Due to anisotropic characteristics and its glossiness, the fiber is expected to have various applications in a wide range of fields, not limited to fabric or knitting for a general use, but reaching those of painting, cosmetics, and even craft works. MORPHOTEX® is already commercially used for clothing, nail polish, mascara, coating of musical instruments, and fishing rods.

The structurally colored fibers developed in this research have the following properties and features. (Note: 1 dtex is unit for the weight of 1 gram for a 9,000m fiber.)

  • Strength of the yarn is about 3 or 4 g/dtex.
  • Elongation of the filament is about 25 or 45%.
  • Shrinkage (boil-off shrinkage) of the yarn is prepared to be at a relatively low level of 1 to 5%.

The mechanical properties noted below may be sufficient for general uses.

Coloration by optical interference can exhibit compound material properties, including clarity, transparency, and a sensation of depth.

Anisotropic characteristics by which the color changes subtly depending on viewing angle.

Reduction of waste dye solution and the amount of energy that would otherwise be consumed in the dying process as a non-dyed fiber.

Structure of the fiber.

The new fiber is designed for the manufacture of fabrics. Depending on factors such as which dyed fibers are to be combined, which methods are to be applied for spinning and weaving, designs etc., the fabric has great possibilities for developing diverse colors and improving material quality of the fabrics.

This technology is supported by 13 US patents, 12 Japanese patents and 25 European patents. The most recent year of issue is 2003.

Download this Tech of the Week as a PDF

You can download this Tech of the Week as a PDF file that you can share with co-workers. When viewed on a computer with an Internet connection, the PDF includes live links back to and the technology listing.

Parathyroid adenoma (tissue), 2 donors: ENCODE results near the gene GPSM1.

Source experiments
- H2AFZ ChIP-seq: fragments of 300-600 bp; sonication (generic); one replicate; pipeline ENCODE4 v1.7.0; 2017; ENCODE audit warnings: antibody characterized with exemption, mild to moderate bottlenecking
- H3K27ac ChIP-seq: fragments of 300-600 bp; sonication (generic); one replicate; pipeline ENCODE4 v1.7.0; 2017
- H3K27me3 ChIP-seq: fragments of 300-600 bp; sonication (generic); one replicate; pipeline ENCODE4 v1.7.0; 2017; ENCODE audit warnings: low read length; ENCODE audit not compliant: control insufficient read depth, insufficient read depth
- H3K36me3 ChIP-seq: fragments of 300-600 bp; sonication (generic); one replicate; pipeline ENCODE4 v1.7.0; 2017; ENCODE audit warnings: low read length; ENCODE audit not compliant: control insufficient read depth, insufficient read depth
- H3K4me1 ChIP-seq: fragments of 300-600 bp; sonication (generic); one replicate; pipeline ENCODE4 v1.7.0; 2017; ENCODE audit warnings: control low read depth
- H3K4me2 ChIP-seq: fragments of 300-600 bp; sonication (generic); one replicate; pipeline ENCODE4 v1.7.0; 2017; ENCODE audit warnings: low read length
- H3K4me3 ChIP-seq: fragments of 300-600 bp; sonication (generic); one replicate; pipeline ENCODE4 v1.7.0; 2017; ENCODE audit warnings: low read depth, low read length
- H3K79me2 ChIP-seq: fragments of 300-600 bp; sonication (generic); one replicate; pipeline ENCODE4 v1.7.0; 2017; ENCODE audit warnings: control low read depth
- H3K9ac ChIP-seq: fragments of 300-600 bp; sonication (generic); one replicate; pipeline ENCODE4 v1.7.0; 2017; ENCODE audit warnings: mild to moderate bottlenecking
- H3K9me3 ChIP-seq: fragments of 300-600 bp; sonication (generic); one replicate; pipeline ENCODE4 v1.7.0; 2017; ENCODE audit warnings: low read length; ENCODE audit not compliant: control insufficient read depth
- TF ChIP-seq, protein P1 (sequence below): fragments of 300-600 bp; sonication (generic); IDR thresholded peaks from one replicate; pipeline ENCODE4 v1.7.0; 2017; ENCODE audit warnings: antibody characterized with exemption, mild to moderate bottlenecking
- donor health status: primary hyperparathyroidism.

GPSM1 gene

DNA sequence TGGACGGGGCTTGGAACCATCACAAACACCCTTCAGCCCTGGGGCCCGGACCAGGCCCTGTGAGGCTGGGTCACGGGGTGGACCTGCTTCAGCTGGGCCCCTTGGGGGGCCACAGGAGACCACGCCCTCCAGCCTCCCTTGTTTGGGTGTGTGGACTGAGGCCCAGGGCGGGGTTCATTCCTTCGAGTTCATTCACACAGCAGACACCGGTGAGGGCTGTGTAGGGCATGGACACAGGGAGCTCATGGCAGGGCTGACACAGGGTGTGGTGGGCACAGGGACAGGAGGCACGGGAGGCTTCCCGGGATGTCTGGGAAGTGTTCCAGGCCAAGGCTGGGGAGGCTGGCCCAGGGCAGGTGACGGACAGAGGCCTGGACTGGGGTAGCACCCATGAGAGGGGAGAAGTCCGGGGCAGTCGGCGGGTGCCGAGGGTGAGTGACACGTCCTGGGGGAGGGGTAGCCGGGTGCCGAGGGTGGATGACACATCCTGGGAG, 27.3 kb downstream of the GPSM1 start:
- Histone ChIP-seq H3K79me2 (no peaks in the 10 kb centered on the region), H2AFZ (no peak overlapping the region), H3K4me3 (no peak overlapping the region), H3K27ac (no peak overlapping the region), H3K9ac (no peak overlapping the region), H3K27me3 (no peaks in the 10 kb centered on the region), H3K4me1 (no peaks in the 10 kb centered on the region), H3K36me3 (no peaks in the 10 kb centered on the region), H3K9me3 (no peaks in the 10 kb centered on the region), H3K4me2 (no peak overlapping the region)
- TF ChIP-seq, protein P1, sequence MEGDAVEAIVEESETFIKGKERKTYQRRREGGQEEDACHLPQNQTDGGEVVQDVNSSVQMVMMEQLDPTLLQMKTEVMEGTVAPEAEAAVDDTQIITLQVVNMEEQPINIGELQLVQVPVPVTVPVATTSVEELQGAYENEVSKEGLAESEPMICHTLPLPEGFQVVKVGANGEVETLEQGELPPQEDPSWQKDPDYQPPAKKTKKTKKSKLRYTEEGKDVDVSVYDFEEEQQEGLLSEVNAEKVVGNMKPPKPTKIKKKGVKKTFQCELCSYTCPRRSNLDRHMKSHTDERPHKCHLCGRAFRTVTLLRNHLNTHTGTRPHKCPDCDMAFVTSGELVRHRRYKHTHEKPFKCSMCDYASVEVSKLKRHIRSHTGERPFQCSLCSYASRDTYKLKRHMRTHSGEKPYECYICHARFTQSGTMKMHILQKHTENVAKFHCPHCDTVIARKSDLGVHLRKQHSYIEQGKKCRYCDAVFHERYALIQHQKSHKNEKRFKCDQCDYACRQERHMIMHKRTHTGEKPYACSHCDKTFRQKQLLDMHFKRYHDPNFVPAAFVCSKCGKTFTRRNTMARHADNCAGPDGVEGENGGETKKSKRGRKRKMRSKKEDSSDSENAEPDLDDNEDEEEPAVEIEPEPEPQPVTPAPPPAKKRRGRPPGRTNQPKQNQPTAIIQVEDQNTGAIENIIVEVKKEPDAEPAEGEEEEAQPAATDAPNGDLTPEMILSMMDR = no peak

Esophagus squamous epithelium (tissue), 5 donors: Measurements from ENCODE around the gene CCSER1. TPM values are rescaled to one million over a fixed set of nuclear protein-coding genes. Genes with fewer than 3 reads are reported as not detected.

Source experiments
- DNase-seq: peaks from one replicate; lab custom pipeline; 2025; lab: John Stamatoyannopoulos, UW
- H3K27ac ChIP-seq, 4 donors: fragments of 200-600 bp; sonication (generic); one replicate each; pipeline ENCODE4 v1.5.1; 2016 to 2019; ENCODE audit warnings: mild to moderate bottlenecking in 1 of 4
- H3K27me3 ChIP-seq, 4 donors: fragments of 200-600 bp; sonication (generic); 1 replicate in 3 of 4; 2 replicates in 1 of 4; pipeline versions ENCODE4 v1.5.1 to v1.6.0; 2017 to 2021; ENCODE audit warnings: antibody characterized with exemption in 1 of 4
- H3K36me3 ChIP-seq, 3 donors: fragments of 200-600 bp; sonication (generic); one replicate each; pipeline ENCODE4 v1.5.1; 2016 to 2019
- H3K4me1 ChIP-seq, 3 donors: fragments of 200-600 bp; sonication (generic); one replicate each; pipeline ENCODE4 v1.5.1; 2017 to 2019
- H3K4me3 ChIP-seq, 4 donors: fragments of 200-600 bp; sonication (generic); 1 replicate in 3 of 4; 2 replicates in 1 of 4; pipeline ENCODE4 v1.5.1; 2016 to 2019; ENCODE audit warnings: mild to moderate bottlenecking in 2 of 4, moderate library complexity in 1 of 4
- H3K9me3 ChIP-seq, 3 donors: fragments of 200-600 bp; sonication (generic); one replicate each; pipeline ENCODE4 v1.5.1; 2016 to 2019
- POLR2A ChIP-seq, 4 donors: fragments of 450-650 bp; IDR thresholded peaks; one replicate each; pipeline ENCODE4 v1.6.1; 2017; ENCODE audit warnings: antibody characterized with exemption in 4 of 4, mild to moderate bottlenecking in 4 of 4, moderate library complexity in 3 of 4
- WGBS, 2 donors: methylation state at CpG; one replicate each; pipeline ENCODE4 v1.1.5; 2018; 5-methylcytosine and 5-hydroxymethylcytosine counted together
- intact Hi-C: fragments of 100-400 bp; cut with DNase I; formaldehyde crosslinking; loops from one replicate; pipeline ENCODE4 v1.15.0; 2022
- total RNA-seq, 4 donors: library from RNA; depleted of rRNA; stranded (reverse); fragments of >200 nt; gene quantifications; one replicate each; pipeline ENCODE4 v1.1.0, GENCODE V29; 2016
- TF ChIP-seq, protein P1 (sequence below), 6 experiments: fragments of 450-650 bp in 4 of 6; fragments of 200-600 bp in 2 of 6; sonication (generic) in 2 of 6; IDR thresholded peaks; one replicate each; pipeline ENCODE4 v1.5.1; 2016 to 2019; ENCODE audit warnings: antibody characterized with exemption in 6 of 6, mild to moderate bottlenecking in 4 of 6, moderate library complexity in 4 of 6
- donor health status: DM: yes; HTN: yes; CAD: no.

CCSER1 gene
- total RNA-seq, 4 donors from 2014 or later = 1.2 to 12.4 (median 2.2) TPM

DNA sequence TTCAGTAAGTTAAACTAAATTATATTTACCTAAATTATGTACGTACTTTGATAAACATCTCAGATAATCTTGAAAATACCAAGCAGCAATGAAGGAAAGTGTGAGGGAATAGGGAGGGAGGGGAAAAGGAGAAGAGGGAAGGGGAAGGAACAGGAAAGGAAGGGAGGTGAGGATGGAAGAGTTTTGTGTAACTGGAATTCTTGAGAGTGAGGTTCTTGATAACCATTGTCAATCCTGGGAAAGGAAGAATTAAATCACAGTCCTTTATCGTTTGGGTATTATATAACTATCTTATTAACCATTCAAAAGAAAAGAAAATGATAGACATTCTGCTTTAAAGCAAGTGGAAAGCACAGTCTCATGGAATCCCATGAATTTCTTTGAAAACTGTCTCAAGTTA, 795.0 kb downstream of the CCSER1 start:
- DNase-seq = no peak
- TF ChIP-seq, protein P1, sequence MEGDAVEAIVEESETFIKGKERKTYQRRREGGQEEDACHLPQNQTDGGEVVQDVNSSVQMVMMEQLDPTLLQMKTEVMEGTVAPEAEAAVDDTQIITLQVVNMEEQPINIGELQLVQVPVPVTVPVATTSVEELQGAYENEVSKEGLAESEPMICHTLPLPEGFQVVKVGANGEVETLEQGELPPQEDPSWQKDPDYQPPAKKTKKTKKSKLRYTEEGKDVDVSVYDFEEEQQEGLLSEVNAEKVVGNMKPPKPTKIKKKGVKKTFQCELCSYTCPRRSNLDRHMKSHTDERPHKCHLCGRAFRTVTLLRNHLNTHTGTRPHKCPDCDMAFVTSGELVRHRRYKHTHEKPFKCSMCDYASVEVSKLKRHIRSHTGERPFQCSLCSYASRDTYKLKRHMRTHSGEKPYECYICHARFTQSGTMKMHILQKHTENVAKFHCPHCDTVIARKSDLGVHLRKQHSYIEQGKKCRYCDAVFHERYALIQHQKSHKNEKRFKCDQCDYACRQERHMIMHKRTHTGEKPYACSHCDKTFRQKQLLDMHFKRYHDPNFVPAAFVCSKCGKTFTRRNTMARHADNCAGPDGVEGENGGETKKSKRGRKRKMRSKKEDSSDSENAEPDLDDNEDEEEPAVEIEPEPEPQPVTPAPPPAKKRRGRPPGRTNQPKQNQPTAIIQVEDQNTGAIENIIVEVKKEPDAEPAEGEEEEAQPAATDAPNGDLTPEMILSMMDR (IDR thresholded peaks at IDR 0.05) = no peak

Network and bookmark

Twitter Bookmark and Share

Want to see more? Tech of the Week is special. Click View Listing Details to see the full information on this technology -- even if you're not already a member.
Want to know more? will confidentially pass your question along to the provider of this technology and get back to you with an answer if it is available. This service is free. Ask the owner a question
Like an introduction? Deal directly with the licensing contact for this technology. You´ll need to provide some minimal information. This service is confidential and free of charge unless noted. Request an introduction
Send an email to a friend or colleague that contains a link to this technology. Email this listing to a friend
Boston, MA, USA       Liverpool, United Kingdom       Tokyo, Japan                  
Find a Technology |  List a Technology |  Insight |  Using this Site |  About Us |  Home |  Customer Support |  Help
Privacy Statement   |   Terms of Use Agreement   |   Technology Abstracts
Copyright © 1999-2015 by, Inc. All Rights Reserved.